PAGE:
Monday, January 24, 2011

Tuesday 16 January, 1945, Earls Colne:evening

             Your letter of last Friday came on Monday just after I had posted a letter to you. I was delighted to get it and hear of all the interesting things you are doing. My life here is very dull and uneventful. At its best it produces a kind of boring calm, but that is poor matter for letter writing. I eat, sleep, work and read and absolutely nothing else. I have not been out of the camp with the exception of that one visit to Coggeshall. But I am quite contented to contemplate the passing of time and hope that it won't be too long before I see you.

              One of the officers in my hut is turning out quite an interesting character. He is just home from Canada and has brought home many interesting things including an edition of the 'Moon and Sixpence' illustrated, or rather adorned, with thirty of Gaugin's pictures. He also brought back many fine prints of old masters including a gigantic one over six feet hight of Peter Brughel's* famous winter scene. The latter he carried all over Canada in a huge cardboard container but now that he has got it safely home, he wonders where he can find a wall to sustain it. Incidentally, how would you like a print of Brueghel's* harvest scene in our dining room? The jolly little man (in the bottom right corner if I remember correctly) lying sound asleep with his mouth open would be a grand inspiration for me after one of your excellent meals. We must inquire with Mr Annan next time I'm home.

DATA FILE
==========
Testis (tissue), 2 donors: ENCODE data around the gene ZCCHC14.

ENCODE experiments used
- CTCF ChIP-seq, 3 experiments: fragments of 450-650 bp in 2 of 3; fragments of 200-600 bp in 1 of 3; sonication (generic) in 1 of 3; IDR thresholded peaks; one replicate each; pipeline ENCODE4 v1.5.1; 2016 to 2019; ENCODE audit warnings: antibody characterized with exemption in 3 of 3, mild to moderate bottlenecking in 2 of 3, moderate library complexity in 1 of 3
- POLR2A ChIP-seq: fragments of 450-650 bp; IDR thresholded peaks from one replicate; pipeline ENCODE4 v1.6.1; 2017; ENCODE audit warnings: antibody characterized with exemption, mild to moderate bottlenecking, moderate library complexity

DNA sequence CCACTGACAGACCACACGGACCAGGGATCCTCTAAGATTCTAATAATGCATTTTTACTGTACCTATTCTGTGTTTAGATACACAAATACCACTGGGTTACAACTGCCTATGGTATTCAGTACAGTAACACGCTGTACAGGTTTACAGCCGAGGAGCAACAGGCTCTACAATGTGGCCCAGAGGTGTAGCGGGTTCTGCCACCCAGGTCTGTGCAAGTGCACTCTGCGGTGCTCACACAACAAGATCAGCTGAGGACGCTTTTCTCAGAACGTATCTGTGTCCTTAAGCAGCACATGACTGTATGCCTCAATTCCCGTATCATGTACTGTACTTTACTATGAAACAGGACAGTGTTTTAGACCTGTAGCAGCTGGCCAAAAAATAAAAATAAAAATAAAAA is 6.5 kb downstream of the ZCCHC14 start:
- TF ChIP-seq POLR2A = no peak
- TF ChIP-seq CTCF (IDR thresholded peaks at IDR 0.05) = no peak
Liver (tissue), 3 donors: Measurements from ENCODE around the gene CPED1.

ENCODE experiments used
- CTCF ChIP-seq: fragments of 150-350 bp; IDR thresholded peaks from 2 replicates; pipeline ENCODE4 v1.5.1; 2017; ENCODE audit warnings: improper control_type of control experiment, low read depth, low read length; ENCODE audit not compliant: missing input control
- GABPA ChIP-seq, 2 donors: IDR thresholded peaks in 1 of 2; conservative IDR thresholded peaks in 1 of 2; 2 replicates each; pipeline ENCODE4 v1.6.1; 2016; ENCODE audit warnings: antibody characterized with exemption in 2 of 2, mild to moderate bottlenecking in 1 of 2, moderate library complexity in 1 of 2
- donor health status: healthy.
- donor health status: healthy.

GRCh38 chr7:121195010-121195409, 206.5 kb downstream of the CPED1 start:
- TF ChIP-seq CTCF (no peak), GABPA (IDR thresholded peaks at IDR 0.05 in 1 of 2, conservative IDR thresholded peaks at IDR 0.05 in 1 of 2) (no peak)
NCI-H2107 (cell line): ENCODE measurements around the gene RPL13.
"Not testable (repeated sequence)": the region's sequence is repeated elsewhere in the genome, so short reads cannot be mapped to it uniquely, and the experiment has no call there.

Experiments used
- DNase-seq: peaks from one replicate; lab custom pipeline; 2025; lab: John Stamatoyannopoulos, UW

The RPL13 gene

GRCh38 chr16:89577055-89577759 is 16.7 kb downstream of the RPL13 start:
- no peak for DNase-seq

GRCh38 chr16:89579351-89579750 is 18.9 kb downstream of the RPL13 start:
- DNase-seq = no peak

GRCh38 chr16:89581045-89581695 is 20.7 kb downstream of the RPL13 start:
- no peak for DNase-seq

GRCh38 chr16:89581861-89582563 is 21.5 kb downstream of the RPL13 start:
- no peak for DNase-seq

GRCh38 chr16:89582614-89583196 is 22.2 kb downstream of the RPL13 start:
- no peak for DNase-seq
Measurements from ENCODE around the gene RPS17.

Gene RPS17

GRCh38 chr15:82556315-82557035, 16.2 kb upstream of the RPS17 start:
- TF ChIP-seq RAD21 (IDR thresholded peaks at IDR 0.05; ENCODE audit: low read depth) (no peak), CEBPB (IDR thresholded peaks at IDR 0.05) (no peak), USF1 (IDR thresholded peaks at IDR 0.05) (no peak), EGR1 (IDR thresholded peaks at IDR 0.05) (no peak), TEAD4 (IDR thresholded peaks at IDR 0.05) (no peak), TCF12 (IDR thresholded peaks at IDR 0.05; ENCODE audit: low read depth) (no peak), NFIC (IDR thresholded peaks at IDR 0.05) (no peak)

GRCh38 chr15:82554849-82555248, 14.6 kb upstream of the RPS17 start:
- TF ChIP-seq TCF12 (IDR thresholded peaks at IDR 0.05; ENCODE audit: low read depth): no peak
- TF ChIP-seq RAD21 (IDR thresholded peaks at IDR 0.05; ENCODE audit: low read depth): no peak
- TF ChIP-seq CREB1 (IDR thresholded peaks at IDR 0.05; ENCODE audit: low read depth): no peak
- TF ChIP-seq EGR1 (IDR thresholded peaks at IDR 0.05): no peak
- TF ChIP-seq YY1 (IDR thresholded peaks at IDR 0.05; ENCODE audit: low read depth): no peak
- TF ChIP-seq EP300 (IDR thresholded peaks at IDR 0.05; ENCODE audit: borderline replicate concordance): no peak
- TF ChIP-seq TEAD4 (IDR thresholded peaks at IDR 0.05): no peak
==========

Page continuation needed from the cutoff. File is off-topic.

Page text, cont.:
* How do you spell the bastard's name?  

              And talking of home, I want you to keep me accurately informed of the goings and comings of the  painters. If I should get the chance in the future of a brief spell at home I want to have up-to-date information about the decorators so that my visit does not clash with theirs. So let me have the information for my tablets please.

              From the news tonight, it really looks as if the Russians are putting on another major offensive. It is possible that the war might finish sooner that we thought at one time. It can't be too soon for me.

              A very senior officer here who was in the Western Desert at one time came up to me in the bar and wanted to know where he had met me before. As I had very little contact with him in the old days this is an awful tribute to my pan's unforgettable qualities.

              Dearest, when I began this letter I hoped to be free from interruption for a time but people have kept bobbing in every few lines with the result, I fear, that the whole thing is completely disjointed. So I am going to give it up, as I feel it will never make a decent letter anyway. However I'll post it tomorrow morning and hope you will read it with a charitable eye.  ...

              Goodnight, darling.


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